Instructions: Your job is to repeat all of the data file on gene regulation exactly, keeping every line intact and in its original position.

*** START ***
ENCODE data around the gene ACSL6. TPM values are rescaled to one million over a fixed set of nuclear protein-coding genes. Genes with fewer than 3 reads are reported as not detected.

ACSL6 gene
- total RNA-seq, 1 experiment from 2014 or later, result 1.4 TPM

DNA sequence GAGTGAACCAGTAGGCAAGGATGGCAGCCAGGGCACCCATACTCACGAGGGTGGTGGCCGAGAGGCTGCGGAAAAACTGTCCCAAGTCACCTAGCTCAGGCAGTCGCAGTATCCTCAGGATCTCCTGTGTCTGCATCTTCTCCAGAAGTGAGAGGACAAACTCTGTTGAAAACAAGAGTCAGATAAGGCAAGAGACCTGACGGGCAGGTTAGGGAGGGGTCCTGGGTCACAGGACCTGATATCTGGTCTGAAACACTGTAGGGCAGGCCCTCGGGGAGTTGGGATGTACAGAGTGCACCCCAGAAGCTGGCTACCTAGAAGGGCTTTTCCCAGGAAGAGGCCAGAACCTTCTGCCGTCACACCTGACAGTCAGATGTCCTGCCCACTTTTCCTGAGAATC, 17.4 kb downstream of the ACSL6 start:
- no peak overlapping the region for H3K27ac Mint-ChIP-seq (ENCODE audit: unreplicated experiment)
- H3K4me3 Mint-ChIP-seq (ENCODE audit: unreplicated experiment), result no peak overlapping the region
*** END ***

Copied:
ENCODE data around the gene ACSL6. TPM values are rescaled to one million over a fixed set of nuclear protein-coding genes. Genes with fewer than 3 reads are reported as not detected.

ACSL6 gene
- total RNA-seq, 1 experiment from 2014 or later, result 1.4 TPM

DNA sequence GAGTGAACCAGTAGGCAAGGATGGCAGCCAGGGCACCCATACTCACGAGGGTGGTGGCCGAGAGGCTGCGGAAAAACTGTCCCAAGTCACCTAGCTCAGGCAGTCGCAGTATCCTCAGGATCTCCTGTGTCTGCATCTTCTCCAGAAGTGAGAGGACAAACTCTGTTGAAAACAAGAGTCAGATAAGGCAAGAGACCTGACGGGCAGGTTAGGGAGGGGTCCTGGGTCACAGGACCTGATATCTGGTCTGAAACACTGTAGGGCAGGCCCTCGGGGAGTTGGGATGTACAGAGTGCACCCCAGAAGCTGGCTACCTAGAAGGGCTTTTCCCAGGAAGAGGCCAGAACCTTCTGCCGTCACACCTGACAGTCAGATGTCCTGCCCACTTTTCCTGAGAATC, 17.4 kb downstream of the ACSL6 start:
- no peak overlapping the region for H3K27ac Mint-ChIP-seq (ENCODE audit: unreplicated experiment)
- H3K4me3 Mint-ChIP-seq (ENCODE audit: unreplicated experiment), result no peak overlapping the region